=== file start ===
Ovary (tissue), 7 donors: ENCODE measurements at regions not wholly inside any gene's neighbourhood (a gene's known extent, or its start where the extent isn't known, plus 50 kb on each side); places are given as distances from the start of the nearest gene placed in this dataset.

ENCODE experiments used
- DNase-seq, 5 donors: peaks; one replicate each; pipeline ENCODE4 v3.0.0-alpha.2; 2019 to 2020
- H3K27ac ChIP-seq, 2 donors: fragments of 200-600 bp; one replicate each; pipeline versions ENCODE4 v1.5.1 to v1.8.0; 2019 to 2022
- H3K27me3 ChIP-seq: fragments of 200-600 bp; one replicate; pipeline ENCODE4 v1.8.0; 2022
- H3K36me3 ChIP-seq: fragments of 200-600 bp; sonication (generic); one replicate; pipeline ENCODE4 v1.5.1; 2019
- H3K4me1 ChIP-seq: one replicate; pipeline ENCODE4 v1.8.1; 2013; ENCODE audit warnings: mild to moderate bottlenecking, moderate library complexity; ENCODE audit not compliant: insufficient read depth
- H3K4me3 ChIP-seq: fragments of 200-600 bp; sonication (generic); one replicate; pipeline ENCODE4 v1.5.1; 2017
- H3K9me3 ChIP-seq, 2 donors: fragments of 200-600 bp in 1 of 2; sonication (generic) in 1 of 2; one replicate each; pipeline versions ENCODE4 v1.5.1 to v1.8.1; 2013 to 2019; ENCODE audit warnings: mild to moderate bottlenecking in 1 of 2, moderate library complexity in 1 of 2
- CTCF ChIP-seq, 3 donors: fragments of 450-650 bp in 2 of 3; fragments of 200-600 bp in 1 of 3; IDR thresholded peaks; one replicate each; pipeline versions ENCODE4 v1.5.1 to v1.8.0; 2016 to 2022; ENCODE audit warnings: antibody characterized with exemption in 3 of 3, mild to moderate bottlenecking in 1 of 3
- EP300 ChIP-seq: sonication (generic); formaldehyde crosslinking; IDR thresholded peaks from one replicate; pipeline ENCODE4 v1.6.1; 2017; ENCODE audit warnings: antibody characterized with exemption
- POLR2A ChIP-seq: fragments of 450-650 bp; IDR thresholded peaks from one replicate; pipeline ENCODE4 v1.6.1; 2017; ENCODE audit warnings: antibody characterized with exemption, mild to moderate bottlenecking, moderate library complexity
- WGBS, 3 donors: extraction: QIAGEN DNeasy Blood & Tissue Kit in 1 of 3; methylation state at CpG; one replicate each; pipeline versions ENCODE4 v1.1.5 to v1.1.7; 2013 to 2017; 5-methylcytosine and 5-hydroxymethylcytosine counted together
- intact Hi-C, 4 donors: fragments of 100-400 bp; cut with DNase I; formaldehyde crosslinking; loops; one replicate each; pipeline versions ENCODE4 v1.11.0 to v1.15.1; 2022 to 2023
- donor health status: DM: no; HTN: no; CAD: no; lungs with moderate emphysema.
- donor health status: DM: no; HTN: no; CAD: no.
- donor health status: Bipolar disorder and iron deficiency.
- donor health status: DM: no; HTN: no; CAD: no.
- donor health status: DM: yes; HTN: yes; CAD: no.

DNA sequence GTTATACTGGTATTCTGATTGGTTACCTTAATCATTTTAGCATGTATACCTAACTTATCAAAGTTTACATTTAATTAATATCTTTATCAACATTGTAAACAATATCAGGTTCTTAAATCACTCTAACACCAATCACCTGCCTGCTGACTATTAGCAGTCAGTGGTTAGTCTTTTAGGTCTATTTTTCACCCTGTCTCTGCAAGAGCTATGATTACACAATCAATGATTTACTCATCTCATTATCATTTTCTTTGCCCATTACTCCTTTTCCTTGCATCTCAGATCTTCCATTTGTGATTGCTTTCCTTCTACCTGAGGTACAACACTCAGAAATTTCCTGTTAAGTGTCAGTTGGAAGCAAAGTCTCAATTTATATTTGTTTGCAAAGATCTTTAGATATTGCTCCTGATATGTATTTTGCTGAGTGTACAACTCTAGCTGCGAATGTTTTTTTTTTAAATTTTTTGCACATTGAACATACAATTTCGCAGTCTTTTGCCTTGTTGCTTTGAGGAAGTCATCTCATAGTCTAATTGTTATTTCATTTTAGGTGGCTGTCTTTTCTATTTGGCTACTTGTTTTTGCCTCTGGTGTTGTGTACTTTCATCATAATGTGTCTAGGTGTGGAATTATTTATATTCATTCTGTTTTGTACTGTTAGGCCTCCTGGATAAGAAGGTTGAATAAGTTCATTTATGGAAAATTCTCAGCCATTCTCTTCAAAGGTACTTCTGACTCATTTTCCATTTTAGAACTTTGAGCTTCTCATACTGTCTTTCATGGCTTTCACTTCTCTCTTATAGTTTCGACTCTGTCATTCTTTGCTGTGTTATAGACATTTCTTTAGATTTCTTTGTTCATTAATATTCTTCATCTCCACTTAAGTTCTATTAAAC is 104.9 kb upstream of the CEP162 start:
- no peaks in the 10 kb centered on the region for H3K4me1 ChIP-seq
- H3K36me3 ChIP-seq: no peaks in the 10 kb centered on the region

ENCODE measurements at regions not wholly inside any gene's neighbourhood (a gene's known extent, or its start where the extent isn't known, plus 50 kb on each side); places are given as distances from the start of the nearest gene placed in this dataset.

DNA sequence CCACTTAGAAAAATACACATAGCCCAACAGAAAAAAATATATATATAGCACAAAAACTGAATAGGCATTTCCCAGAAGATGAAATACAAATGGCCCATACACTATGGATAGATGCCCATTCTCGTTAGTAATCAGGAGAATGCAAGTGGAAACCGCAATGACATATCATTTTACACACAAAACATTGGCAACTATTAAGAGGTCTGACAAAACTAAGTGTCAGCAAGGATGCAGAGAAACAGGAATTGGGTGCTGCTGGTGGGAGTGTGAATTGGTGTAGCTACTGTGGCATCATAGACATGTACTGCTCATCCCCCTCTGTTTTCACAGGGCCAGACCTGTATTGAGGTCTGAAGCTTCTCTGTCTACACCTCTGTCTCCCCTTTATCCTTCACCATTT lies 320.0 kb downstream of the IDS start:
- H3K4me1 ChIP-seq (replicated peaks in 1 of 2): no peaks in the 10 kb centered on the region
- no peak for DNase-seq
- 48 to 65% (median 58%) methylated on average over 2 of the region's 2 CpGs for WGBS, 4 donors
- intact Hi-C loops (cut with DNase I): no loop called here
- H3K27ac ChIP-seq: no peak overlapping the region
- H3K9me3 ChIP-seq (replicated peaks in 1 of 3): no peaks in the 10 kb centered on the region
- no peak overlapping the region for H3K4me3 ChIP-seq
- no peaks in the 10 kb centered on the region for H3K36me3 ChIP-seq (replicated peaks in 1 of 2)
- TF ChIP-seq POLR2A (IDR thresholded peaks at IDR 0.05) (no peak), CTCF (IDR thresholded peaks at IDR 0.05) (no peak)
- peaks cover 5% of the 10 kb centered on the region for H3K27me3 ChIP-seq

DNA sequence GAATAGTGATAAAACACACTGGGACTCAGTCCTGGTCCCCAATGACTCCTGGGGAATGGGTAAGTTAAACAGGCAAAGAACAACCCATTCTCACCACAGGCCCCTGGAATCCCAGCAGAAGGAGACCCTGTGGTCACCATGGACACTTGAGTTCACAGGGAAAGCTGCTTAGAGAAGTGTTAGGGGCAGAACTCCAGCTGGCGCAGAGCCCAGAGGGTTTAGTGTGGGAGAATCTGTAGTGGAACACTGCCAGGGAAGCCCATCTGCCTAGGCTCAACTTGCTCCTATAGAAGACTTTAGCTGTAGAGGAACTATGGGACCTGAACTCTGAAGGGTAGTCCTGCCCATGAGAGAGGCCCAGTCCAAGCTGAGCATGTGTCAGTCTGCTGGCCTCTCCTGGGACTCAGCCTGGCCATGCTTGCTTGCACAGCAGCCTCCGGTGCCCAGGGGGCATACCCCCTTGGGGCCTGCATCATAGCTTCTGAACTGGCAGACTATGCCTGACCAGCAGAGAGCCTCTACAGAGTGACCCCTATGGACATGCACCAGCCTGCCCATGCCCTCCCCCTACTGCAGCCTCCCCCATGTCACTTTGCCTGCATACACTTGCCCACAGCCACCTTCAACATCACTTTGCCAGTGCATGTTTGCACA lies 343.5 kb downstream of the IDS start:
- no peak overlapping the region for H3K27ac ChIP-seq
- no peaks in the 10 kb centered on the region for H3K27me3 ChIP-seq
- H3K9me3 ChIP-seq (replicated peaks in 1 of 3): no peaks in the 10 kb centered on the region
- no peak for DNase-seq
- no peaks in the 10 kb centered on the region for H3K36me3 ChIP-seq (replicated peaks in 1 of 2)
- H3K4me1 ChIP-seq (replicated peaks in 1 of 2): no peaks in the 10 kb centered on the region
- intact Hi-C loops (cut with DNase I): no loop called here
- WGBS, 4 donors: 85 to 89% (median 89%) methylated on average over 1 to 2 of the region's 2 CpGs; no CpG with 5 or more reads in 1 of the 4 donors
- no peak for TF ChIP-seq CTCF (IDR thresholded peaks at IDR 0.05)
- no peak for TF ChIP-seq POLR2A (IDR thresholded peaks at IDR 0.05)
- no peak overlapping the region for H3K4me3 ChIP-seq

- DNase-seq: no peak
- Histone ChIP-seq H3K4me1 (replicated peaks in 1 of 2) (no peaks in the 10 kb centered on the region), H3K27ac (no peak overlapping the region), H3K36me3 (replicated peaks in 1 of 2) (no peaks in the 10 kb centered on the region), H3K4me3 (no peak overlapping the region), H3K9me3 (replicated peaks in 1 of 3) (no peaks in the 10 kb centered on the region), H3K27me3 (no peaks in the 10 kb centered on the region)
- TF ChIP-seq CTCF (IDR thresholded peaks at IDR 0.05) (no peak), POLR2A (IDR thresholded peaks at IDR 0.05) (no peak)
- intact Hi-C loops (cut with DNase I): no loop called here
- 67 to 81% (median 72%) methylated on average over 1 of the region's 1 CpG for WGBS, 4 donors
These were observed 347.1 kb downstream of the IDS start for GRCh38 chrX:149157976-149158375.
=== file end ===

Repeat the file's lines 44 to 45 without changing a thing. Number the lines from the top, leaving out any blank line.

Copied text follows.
- no peak for TF ChIP-seq CTCF (IDR thresholded peaks at IDR 0.05)
- no peak for TF ChIP-seq POLR2A (IDR thresholded peaks at IDR 0.05)